(En) countering gender violence and impunity: The art of Teresa Margolles and Regina Jose Galindo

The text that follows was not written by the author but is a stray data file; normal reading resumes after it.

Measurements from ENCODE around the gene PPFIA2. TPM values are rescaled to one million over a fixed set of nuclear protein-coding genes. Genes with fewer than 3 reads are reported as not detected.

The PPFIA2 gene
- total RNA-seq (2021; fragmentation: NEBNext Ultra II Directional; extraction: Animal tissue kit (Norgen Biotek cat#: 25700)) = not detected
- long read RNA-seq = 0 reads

In the last decade of the 20th century and the first decade of the 21st century both Mexico and Guatemala witnessed unprecedented statistics of attacks against women. Numerous young girls and middle aged women suffered under conditions of domestic violence and many more women disappeared from their communities. Some of their bodies were found and many remain to be discovered. Evidence shows these women had a tragic end. Several bodies were mutilated, raped, and many more tortured. It is within a context of misogyny, patriarchal, and machista societies that corruption has allowed perpetrators to attack women with impunity. This thesis underscores the importance of political art in the 21st century. Teresa Margolles's "Cimbra" (Formwork) (2006) and Regina José Galindo's "No perdemos nada con nacer" (We lose nothing in being born) (2000) demonstrate the potential of art to consider, change, and reflect upon women's lives. Margolles's and Galindo's pieces further constitute a protest against their governments and the communities that have suffered the series of crimes. By creating "Cimbra" and "No perdemos nada con nacer," the artists unite their voices with the women who protest on the streets fighting for justice for their disappeared and murdered daughters and sisters. This thesis argues that with "Cimbra" Teresa Margolles creates a memorial to victims of gender violence by using found and collected objects, and in "No perdemos nada con nacer," Regina José Galindo engages viewers in a provocative performance where she forces them to witness and acknowledge gender violence.